Nevertheless, I think the future is bright. There is new, early evidence that societies that get to a high enough level of human development see rises in their fertility rate. Whether or not this is really the case, it is clear that the people who will be around in a few generations will be the descendants of those among us who value children enough to have them. If there is any heritage, biological or cultural, that parents pass down to children, it can never be a heritage of not having children–childlessness is not hereditary. When the misanthropy of our generation inevitably strangles itself, the earth will be the inheritance of the rest.

Margaret Thatcher: Old-Fashioned Feminist?

Former British Prime Minister Margaret Thatcher

Former British Prime Minister Margaret Thatcher

The most powerful woman of the twentieth century died this week, and she left a trail of ideological disarray behind her. Margaret Thatcher, the first female British Prime Minister, by all accounts asserted her equality with the men around her, but her methods emphatically were not those of “women’s libbers,” as she derisively called them. Thatcher famously claimed that she owed nothing to modern feminism. This clash of a female politician with woman’s rights advocates makes clear that in Western thought, there are two distinct strands of feminism.

Feminism in its roots is a doctrine of equality between men and women. The early feminist movement led to female suffrage, property and contract rights for women and reduced misogynistic violence. Today, the equality of women and men is mostly accepted in the West, at least in our minds and laws. With very few exceptions, it is now legal (while admittedly not always easy) for a woman to do the same things it is legal for a man to do.

If this is feminism, then Thatcher was a feminist. She stepped over the deep-rooted masculine wall of the Conservatives to win their leadership, and strode confidently into place as the most powerful person in Britain. She was not ashamed to have power, or to love it. If there was any question as to whether she believed in equality, it was at the expense of men, whom she sometimes belittled as indecisive and weak.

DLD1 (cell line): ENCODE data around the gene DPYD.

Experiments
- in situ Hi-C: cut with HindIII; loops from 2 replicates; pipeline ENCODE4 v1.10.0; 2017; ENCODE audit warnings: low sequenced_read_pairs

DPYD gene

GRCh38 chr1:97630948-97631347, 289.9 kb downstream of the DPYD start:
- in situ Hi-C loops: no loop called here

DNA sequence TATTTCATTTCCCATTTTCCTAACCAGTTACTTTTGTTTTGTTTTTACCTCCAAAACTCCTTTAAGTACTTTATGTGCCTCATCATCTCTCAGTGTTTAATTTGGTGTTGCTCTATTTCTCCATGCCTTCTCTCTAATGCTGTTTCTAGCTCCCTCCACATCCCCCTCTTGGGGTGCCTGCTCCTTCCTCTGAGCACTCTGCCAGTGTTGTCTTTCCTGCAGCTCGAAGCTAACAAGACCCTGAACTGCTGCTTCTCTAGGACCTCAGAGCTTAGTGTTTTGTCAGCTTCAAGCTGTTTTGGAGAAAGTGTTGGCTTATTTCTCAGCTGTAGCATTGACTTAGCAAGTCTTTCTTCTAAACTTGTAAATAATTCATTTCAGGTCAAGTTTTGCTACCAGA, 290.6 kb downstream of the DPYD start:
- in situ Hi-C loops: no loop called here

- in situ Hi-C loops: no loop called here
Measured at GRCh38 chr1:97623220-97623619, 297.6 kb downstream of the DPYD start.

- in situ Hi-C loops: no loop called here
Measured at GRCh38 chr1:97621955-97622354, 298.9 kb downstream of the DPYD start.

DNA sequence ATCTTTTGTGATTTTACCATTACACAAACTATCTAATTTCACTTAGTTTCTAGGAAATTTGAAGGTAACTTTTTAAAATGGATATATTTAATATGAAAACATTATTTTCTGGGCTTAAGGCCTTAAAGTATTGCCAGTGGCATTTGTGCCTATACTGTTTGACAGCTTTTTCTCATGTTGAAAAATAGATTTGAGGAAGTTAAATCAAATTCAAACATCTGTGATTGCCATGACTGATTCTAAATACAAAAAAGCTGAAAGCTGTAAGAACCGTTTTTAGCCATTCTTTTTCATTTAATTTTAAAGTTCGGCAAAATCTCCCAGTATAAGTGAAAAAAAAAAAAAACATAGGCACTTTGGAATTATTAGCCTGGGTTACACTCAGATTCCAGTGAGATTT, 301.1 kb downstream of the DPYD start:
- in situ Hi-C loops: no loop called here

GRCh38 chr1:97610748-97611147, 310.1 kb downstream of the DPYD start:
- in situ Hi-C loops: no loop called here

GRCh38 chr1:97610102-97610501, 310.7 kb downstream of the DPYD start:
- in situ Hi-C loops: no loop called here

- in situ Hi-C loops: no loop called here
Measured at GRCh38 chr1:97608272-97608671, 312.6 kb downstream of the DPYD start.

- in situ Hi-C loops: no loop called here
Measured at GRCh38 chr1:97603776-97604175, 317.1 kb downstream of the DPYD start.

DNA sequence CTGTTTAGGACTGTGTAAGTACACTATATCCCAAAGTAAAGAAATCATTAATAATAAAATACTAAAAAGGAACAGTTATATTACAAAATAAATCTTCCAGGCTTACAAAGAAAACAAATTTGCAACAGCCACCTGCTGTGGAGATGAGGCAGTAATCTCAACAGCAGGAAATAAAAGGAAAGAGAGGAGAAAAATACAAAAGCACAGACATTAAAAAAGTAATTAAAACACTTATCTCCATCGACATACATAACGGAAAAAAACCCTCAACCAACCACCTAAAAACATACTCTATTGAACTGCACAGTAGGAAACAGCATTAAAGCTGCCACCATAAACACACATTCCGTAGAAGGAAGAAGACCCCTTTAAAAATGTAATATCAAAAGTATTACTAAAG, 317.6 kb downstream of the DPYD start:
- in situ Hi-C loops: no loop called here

But Thatcher was not a feminist–not in the modern sense. By the time she broke the glass ceiling, the movement had moved on. They didn’t want her, and she didn’t want them. In fact, with the notable exceptions of Hillary Clinton and arguably Julia Gillard, most women politicians are disliked by feminists, despite their achievements. If the treatment of recent prominent female politicians in the US is any indication, modern feminists aren’t fighting so much for the advancement of women as they are for the advancement of modern feminist ideology.

Rather than promoting successful women, feminism today seems to revolve around grievances. In the semantic game of academic feminism it is a victory enough to identify an errant insensitive word by a non-feminist, that could in isolation offend someone, or perhaps worse, suggest that men and women are not the same creatures. In the striving for indiscriminateness that characterizes the left, feminism threatens to scrape away womanhood from women, reducing gender to a variable in the imagined equations of identity politics.

In an article for the National Post, writer Barbara Kay recently promoted a kind of “family feminism,” the kind of feminism she believes impelled women’s rights activists like Hannah More and Frances Willard in prior centuries, where feminism has its roots. While later feminists would argue for a normless female identity independent of gender roles, these women believed that womanhood was not fully expressed when stripped of its familial context. Unfortunately, the feminist movement has turned against this sort of feminism, accusing modern “family feminists” of blithely upholding traditional gender roles and patriarchy.

But perhaps family feminism has a place in the movement. In her article, Kay notes, “More than 70% of American women today reject the “feminist” label, partly because, in Hof Summers’ words, “they don’t want to be liberated from their womanhood.”” Perhaps this quiet majority of women embraces the classical feminism of the suffragettes, the feminism that does not make excuses or accusations, the feminism that promotes women in order to strengthen the families and societies of which they are a part.